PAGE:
10th April 2006
What you are looking at, albeit somewhat outdated since the Expos relocated to Washington, D.C. last year, is reported to be a breakdown of the broadcast territories for the 30 MLB clubs.
The picture tells the story: there is no place in the US where one or more clubs do not broadcast to, with national and superstation broadcasts the exception.
Why is this relevant? Simple: Relocation or expansion.
UPDATE: I have been notified that this map was part of an article by Dan Werr on Baseball Think Factory in May of 2003. Please use the following link to see how this map was derived. A simply amazing bit of research.
Recall that when the relocation derby for the Montreal Expos was occurring, Baltimore Orioles owner Peter Angelos threatened to sue MLB if they should decide to relocate the Expos to Washington, D.C. based on territorial infringement. Yes, MLB has territories for where other franchises can be located in relationship to another, and in the case of the Orioles it’s as follows:
City of Baltimore; and Baltimore, Anne Arundel, Howard, Carroll and Hartford counties in Maryland
The thing was, both the RFK site and Navy Yard site where both the Expos/Nationals play, and will play in the future do not sit within these counties, or within a special 15 mile buffer zone around all territories. So what was Angelos referring to? He was referring to the map above.
Angelos got MLB to back down because he threatened to sue MLB over territorial infringement into the Orioles broadcast territory.
That’s the difference. That’s why that relocation set a precedent. That’s why future relocation or expansion has to deal with the above map.
Take a look at the Pacific Northwest, or more correctly look at Portland.
Portland is now the largest market in the US without MLB. The city sits approx. 175 miles from Seattle, where the Mariners reside. Now look at the sea green on the map that surrounds Portland. The entire state of Oregon—the bottom three counties the exception—is controlled by the Mariners. In the case of the bottom three counties in the state, the broadcast territory is shared between the Mariners, Giants, and A’s.
When I interviewed Mariners President Chuck Armstrong in Dec. of last year, he was non-committal on one hand, but clearly the issue of Portland, and the surrounding area needed to create a broadcast territory for Portland, would be something of keen interest. “I really haven’t studied [the issue of relocation or expansion] to Portland”, said Armstrong. “We have specifically stayed out of that issue. That’s up to the Commissioner’s Office and the Relocation Committee. I’m sure if that time comes, they would talk to us about it. No one here is on that committee and we’re not involved in that decision.”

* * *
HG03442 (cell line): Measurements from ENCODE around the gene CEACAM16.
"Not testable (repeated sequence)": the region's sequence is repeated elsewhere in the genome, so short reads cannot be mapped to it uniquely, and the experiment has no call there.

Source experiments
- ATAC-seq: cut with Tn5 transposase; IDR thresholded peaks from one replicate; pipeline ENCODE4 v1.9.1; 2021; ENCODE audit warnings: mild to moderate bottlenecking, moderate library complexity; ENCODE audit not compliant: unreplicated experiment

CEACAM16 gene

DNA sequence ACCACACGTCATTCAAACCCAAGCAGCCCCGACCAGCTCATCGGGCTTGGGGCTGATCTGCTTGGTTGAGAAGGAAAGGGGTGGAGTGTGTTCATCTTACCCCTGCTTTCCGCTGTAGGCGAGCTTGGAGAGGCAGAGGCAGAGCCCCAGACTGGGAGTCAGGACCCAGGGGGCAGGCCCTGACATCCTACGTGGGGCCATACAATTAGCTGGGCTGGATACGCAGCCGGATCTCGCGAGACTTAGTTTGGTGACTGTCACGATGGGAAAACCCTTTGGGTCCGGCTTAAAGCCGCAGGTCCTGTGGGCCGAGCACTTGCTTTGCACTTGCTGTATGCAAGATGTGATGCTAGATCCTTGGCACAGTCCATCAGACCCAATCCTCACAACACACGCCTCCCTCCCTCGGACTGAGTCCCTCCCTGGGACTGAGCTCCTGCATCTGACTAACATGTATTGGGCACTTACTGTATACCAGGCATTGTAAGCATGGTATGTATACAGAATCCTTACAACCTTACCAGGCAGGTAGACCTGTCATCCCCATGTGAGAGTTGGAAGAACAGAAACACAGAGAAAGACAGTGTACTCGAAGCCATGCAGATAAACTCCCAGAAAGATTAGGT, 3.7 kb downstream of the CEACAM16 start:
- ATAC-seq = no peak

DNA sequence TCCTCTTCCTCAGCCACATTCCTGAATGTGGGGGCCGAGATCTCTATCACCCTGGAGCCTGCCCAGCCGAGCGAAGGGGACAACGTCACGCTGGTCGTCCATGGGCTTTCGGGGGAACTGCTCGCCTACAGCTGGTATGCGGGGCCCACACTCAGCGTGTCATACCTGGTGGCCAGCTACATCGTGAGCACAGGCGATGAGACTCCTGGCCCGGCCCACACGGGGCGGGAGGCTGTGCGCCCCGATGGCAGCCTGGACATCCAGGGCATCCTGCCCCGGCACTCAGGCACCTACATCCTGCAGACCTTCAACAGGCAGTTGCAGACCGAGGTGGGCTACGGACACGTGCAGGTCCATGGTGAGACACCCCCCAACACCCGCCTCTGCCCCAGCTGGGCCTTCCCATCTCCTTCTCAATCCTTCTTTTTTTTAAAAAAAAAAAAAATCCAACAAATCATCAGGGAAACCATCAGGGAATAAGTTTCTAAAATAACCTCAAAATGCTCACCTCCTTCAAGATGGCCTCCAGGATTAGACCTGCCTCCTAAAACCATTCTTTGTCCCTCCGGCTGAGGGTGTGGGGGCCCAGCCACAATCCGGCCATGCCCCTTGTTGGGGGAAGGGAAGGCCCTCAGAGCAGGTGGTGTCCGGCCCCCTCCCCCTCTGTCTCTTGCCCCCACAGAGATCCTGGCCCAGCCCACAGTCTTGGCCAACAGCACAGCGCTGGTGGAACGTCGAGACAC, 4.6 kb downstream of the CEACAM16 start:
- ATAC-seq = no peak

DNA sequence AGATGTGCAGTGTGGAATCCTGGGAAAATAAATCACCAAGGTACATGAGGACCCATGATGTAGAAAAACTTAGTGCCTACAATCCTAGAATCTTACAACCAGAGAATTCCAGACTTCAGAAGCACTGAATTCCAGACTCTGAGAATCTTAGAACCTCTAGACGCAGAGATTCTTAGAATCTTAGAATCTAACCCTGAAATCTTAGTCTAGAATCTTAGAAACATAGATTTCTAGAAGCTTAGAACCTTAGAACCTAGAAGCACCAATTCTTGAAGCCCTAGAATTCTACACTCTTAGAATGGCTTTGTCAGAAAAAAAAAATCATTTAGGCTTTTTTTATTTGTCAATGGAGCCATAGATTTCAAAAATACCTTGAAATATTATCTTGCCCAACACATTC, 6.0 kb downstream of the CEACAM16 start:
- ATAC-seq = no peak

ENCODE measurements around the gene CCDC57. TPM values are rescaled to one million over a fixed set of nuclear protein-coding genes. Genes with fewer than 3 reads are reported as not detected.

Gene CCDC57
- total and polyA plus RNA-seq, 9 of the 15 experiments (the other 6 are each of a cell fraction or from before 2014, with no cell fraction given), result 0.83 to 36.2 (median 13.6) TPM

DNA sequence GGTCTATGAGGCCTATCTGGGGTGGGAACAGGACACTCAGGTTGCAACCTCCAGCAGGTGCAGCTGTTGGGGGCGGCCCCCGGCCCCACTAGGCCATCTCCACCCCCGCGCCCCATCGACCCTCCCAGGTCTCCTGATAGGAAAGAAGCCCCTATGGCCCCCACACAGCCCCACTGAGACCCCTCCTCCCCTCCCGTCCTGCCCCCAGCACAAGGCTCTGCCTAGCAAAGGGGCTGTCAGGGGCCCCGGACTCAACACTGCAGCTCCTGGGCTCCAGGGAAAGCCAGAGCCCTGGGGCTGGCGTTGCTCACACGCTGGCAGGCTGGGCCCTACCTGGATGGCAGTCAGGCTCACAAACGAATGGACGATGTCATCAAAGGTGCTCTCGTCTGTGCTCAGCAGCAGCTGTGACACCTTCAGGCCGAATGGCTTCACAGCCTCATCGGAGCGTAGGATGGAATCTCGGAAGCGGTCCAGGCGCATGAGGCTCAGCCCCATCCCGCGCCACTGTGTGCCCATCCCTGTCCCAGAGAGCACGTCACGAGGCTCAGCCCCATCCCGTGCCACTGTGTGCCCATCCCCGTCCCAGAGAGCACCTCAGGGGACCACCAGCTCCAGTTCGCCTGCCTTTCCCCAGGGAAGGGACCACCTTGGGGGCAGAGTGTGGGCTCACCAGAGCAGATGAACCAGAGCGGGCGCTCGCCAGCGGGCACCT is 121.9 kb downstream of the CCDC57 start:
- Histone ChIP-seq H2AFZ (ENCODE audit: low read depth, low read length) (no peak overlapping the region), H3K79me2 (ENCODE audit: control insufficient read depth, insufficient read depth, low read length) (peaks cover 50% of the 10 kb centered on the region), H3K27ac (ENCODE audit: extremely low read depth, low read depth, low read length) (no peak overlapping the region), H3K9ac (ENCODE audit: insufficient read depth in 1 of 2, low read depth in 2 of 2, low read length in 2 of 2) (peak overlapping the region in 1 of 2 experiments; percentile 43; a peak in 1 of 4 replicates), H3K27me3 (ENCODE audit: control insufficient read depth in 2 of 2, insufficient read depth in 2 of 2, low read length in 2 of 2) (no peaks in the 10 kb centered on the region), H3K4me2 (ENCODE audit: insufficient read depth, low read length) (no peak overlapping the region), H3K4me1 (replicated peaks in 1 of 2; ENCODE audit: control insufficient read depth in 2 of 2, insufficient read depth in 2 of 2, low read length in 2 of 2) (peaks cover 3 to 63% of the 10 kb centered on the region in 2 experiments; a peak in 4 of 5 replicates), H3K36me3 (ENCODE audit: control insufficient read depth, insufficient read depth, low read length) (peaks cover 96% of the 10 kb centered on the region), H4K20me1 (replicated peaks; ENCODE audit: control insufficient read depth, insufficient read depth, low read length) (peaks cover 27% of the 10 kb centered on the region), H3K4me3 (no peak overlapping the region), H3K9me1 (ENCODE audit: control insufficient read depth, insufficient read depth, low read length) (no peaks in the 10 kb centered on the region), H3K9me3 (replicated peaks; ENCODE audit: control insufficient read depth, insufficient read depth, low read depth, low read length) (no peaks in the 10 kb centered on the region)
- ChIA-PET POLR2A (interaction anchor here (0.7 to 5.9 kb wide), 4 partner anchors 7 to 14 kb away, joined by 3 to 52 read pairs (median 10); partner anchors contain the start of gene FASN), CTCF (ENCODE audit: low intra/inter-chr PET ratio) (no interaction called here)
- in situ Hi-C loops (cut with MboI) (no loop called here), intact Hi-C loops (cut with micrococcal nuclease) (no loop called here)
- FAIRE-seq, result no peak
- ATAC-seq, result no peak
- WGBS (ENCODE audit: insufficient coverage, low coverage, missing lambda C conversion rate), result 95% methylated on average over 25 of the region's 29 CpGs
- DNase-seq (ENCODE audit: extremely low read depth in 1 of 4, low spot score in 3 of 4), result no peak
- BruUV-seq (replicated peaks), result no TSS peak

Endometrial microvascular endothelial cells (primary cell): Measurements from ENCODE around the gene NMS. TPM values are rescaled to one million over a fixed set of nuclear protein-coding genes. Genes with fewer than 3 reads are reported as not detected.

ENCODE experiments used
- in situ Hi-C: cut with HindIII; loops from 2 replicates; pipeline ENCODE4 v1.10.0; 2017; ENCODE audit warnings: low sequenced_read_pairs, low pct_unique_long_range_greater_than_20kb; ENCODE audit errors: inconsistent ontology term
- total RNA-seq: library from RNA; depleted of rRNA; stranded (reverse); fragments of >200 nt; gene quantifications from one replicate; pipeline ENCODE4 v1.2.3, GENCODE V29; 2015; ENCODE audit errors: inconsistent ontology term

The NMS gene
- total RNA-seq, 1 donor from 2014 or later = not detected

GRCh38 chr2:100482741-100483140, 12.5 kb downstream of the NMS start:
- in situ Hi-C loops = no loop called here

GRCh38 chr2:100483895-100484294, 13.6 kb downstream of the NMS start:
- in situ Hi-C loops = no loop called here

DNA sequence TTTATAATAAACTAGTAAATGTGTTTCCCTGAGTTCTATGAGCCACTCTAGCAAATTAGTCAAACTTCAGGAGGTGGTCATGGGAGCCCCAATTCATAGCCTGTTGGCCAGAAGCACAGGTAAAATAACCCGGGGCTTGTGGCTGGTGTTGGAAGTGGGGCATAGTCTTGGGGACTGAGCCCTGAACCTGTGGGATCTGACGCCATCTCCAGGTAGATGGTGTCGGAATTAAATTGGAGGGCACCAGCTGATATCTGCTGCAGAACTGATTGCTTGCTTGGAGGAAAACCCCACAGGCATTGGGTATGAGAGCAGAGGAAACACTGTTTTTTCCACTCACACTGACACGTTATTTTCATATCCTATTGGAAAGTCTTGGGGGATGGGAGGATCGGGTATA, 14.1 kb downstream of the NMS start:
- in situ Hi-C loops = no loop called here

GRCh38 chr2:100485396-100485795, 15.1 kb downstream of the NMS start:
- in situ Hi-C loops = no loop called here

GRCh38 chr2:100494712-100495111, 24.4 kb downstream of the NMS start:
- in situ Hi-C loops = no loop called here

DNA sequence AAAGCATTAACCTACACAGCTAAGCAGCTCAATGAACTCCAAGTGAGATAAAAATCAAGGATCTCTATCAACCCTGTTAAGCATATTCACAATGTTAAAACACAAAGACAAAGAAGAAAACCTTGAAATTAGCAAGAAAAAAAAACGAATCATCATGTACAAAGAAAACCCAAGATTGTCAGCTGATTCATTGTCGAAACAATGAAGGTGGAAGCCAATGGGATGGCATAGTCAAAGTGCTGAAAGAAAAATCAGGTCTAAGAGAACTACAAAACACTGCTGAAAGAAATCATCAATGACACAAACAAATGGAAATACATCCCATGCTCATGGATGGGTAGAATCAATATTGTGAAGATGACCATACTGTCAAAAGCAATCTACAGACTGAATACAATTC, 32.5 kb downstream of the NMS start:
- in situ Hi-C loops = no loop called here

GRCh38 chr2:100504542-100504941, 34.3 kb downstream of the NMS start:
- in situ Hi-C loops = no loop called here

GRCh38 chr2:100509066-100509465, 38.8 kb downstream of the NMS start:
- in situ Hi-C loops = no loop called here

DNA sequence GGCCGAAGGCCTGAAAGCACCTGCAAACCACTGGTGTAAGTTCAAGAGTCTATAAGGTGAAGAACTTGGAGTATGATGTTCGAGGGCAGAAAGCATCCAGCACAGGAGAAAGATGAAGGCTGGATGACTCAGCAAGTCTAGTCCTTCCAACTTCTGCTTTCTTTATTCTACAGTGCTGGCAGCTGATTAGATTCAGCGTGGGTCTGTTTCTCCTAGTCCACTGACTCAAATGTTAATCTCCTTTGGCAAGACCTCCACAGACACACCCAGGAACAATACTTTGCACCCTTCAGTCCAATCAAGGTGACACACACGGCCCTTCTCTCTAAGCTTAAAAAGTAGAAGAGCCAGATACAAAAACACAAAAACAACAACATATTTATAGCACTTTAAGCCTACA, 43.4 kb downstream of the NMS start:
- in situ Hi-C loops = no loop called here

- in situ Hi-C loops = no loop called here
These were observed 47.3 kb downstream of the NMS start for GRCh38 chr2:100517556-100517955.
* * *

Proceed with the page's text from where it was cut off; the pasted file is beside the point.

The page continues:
Now, take a look at Texas, or more correctly, San Antonio.
Since the Portland MLB effort is currently mired in a political landscape where the Mayor is dead set against the use of public subsidy for ballpark construction, San Antonio has grabbed the flag and tried to run with it.
Going back to the map… All of Texas is shared by the Astros and Rangers. Where Portland would need to deal with only one franchise (the Mariners), if the Marlins were to relocate to San Antonio it would mean possible compensation for lost broadcast territory to not one, but two franchises.
While Tom Hicks the Ranger’s owner has said that he would not oppose the Marlins relocating to San Antonio (think of the nice payoff for him), the Astros’ owner, Drayton McLane does. As the South Florida Sun-Sentinel reported
Astros owner McLane expressed reservations. Houston is 197 miles away from San Antonio, about the distance between Fort Lauderdale and Kissimmee.
The Astros also have their Triple-A affiliate in Round Rock (partially owned by Nolan Ryan), north of Austin. Round Rock is among the best drawing teams in the minors and could see its attendance take a hit with a big-league team in San Antonio.
“If you look at the new Nationals franchise, that created a huge issue in [Baltimore],” McLane told the Houston Chronicle. “I’m sure that if they’re serious about moving, they will consult with the Astros and Rangers at that point. I understand the difficulty the Marlins are in. They’re where we were before the [stadium] referendum. They need to get a new stadium.”
So, we’ve come back to the issue of Angelos and the relocation of the Expos.
When the MLB selected Washington, D.C. as the new home for the Montreal Expos, and renamed them the Nationals, here what Angelos got:
- A guarantee that will keep Baltimore’s annual revenues no lower than $130 million. If they do drop below that threshold, MLB will make up the difference;
- A minimum franchise value for the Orioles at around $360 million; and
- A 60-percent equity in a proposed new regional sports network (now, Mid-Atlantic Sports Network or MASN) to the Orioles while the Washington franchise would receive only 40 percent.
If relocation or expansion is going to occur in the future, the question will be whether it is worth the hefty payouts to get into markets that are now considerably smaller than DC was. With Portland ranked 23rd in the country by population, and San Antonio back considerably further than Portland at 37th, the issue will cloud talks of relocation. As Marlins President David Samson said recently, “The biggest issue we are having right now as we go through the numbers in San Antonio is trying to figure out where we fit in the broadcast market,” Samson said.
“It’s the No. 1 factor we can’t firmly come to grips with, and it’s a huge area of competition between Major League Baseball teams and a huge factor in revenue sharing.”
“It’s complicated. A TV territory would have to be carved out and then monetized.”
Samson has been looking at the map.